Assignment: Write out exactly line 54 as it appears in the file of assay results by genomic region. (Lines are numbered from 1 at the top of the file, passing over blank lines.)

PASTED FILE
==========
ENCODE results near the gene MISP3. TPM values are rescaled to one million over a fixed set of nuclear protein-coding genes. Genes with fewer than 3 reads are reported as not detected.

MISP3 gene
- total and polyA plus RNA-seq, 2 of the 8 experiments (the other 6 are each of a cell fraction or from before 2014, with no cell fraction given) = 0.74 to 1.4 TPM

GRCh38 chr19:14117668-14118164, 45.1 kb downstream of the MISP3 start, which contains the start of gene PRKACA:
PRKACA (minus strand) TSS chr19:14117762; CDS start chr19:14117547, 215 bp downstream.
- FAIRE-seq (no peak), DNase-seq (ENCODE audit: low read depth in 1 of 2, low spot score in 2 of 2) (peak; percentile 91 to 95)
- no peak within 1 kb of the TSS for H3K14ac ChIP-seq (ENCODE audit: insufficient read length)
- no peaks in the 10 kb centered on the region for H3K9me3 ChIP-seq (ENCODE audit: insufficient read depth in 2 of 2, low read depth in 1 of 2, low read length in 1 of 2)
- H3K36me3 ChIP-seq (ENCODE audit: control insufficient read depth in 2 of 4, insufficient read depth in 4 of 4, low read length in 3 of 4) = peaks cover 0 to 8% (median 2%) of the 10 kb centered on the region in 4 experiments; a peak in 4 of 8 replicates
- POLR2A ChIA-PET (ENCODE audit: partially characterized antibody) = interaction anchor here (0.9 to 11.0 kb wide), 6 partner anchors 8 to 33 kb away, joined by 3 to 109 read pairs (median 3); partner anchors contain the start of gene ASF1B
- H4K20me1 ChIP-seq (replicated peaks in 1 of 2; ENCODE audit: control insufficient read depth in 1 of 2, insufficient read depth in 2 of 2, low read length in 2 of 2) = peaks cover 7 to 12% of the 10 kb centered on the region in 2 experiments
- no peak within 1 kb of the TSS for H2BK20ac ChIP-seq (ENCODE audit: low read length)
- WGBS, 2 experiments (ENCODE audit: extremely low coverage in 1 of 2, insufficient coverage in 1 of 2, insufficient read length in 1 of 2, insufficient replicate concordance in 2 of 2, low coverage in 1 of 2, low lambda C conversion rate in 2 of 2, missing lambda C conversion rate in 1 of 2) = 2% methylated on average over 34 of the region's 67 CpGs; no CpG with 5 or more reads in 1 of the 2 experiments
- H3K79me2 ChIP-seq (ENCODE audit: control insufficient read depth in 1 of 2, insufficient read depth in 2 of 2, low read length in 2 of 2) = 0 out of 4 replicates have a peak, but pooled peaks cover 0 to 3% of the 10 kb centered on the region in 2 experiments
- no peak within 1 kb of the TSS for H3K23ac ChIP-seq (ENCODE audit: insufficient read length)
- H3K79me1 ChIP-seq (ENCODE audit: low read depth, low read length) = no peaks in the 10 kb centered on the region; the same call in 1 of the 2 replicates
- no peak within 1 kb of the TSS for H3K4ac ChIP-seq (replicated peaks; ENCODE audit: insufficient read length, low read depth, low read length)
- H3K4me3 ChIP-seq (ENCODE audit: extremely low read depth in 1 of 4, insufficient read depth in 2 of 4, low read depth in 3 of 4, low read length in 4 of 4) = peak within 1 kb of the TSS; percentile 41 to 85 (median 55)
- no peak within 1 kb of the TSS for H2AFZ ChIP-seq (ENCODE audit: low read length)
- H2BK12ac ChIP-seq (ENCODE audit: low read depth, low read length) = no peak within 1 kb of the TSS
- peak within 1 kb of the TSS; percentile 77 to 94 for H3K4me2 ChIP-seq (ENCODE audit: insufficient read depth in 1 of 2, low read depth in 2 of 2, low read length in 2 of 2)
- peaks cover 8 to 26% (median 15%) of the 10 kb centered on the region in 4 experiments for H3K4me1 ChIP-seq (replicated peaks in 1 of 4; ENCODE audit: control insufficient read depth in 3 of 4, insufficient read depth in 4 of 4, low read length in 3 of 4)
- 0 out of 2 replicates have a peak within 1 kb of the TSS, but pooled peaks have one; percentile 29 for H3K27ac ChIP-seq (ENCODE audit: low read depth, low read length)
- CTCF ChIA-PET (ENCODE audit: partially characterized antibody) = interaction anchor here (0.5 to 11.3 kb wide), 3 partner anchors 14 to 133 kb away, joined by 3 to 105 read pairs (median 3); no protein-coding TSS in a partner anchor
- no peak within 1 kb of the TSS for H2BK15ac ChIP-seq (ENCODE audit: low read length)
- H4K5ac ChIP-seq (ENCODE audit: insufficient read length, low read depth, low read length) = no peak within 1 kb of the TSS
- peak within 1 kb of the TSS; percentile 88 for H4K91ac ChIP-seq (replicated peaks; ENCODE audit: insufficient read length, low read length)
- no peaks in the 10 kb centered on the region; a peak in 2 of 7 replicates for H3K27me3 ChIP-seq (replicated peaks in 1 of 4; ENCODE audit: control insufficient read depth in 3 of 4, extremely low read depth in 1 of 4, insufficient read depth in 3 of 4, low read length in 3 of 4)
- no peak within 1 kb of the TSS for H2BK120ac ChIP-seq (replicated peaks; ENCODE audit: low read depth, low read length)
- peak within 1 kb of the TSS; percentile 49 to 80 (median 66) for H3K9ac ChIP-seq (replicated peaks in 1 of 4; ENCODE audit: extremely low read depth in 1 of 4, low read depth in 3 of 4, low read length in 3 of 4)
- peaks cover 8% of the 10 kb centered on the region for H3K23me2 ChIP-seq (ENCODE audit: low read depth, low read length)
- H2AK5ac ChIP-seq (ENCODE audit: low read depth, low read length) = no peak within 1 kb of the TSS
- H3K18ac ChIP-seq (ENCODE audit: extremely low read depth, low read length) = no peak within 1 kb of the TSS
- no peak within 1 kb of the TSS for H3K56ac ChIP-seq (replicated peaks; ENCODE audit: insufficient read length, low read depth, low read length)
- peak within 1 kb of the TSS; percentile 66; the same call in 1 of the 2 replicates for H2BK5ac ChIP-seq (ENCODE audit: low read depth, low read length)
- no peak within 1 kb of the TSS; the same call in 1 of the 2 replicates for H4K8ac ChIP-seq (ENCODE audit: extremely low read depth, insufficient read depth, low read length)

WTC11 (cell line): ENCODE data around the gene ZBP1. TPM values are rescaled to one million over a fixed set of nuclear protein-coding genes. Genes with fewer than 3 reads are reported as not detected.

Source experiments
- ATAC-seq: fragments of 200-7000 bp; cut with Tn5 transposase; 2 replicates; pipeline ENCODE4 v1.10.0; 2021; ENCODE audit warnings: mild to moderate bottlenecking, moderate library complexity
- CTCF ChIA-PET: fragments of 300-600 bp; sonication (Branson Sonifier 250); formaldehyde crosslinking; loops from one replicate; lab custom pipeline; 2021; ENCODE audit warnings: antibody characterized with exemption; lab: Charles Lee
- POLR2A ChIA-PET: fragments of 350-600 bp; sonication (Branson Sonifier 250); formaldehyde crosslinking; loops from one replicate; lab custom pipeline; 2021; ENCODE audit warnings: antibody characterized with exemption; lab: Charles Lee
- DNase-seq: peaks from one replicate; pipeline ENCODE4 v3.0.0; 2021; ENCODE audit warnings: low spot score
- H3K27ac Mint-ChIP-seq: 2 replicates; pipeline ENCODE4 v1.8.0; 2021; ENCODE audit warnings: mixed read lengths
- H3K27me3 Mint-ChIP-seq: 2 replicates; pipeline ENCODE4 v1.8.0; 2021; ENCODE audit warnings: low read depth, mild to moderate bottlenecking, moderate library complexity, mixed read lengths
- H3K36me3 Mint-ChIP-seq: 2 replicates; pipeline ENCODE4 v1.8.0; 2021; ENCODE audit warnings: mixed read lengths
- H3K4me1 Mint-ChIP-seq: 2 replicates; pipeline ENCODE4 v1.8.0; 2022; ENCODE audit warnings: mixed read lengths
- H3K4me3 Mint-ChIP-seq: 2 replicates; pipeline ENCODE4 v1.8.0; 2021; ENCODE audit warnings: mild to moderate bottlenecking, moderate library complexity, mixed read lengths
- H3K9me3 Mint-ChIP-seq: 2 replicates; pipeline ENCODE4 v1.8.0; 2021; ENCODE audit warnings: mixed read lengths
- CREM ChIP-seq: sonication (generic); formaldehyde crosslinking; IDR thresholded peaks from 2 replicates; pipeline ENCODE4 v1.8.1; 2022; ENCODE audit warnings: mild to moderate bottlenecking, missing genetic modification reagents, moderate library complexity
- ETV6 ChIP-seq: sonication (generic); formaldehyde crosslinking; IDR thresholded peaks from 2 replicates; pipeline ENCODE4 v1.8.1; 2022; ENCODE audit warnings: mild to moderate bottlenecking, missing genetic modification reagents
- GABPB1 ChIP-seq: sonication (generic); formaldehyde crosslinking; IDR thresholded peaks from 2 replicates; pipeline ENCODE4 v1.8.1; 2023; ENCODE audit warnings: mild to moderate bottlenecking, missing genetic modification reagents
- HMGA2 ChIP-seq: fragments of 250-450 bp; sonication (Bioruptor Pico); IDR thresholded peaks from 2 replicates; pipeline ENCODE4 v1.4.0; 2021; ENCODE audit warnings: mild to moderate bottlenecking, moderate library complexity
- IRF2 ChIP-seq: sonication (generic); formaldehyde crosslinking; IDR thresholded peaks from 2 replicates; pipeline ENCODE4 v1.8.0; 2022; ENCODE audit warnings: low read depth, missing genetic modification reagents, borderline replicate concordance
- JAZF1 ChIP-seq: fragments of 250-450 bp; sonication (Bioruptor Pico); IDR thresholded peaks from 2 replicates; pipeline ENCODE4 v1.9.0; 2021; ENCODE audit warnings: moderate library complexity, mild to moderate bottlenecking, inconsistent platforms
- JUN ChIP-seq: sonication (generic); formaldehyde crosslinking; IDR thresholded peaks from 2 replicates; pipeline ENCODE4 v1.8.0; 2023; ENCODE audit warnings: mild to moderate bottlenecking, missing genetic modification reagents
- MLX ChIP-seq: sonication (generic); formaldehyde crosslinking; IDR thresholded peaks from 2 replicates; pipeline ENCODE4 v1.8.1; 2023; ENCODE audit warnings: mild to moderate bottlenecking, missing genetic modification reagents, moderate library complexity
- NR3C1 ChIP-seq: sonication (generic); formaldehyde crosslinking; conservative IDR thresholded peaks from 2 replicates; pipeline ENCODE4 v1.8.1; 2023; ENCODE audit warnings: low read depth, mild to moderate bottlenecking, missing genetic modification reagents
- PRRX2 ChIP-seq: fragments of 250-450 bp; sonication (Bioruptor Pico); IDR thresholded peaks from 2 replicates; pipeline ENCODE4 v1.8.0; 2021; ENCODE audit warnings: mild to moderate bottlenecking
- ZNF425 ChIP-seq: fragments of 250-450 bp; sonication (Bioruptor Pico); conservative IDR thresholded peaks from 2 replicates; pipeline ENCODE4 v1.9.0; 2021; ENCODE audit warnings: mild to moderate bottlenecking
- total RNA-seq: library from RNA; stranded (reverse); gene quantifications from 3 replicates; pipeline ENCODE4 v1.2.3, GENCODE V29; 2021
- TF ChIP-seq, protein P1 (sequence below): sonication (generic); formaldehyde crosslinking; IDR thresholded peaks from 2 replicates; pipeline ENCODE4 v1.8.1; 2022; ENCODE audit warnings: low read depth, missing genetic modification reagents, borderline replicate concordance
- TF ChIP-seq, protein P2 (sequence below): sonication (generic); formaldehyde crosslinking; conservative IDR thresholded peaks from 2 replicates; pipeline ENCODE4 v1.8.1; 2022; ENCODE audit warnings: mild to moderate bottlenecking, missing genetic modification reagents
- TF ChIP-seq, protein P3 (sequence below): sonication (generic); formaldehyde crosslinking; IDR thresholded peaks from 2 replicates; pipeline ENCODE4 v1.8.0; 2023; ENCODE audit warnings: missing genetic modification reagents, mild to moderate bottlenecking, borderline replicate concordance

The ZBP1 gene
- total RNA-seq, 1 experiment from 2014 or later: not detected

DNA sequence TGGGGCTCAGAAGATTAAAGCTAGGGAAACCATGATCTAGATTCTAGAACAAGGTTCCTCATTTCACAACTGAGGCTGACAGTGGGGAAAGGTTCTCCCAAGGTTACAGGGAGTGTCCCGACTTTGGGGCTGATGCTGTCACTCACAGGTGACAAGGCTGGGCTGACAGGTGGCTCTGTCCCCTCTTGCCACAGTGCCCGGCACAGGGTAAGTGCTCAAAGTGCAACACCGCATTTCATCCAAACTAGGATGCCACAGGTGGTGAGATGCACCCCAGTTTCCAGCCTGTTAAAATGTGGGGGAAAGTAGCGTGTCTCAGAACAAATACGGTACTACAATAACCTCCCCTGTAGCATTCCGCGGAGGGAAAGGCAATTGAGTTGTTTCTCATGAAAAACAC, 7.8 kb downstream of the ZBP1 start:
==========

- JAZF1 ChIP-seq: fragments of 250-450 bp; sonication (Bioruptor Pico); IDR thresholded peaks from 2 replicates; pipeline ENCODE4 v1.9.0; 2021; ENCODE audit warnings: moderate library complexity, mild to moderate bottlenecking, inconsistent platforms